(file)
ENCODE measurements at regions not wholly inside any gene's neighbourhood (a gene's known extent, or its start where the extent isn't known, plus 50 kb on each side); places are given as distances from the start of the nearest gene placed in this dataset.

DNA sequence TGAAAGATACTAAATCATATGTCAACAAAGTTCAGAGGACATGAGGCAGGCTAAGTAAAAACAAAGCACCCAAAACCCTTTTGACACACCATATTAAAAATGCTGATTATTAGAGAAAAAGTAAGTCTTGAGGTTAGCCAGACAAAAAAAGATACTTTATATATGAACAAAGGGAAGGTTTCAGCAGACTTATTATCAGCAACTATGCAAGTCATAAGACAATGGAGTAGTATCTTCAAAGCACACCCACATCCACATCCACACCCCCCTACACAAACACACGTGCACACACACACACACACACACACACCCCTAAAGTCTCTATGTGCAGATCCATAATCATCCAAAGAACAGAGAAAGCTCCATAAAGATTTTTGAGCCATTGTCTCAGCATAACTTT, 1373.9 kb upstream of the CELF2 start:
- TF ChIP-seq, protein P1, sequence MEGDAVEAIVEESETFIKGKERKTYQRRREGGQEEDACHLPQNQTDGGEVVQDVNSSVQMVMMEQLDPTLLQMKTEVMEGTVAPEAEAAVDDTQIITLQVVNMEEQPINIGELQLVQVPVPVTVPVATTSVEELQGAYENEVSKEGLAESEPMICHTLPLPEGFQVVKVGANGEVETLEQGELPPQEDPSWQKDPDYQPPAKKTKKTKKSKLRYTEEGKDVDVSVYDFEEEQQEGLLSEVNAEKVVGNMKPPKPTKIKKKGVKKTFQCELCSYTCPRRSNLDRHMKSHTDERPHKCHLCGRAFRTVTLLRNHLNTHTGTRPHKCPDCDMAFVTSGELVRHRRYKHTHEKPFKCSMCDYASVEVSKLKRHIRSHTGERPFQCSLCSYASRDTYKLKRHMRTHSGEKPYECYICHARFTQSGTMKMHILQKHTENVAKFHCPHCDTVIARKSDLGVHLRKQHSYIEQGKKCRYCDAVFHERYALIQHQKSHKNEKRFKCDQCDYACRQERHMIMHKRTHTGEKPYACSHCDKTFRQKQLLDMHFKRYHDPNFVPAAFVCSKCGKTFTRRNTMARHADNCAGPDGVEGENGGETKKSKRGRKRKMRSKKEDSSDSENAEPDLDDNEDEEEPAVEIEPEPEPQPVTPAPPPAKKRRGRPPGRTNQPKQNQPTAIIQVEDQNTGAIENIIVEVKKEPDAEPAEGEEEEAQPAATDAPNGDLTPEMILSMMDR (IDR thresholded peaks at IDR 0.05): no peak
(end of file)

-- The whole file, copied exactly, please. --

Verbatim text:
ENCODE measurements at regions not wholly inside any gene's neighbourhood (a gene's known extent, or its start where the extent isn't known, plus 50 kb on each side); places are given as distances from the start of the nearest gene placed in this dataset.

DNA sequence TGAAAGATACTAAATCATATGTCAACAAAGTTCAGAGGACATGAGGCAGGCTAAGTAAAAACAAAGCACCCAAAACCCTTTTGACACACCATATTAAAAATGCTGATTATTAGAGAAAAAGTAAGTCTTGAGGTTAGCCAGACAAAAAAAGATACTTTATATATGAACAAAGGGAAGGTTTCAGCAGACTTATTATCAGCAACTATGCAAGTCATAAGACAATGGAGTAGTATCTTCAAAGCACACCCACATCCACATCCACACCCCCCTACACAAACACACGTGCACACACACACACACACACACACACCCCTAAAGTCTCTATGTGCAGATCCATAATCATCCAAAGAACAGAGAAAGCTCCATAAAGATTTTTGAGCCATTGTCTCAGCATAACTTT, 1373.9 kb upstream of the CELF2 start:
- TF ChIP-seq, protein P1, sequence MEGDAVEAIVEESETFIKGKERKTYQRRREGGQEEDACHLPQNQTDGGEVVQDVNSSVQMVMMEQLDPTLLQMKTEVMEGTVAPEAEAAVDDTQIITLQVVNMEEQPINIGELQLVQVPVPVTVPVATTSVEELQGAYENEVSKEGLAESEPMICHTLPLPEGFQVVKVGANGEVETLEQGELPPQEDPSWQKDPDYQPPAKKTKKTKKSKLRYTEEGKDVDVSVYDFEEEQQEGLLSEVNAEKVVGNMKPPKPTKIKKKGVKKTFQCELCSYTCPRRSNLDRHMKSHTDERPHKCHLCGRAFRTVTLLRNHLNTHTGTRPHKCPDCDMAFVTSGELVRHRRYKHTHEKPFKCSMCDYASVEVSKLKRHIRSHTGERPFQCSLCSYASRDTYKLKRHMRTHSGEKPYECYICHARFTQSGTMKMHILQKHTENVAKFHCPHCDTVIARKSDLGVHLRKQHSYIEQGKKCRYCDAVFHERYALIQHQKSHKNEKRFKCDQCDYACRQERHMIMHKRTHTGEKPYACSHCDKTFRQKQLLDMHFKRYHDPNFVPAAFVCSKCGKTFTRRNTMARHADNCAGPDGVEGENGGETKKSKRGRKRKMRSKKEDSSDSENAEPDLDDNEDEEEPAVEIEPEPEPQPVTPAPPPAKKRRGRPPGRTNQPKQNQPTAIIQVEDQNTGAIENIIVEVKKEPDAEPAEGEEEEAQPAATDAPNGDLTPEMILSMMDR (IDR thresholded peaks at IDR 0.05): no peak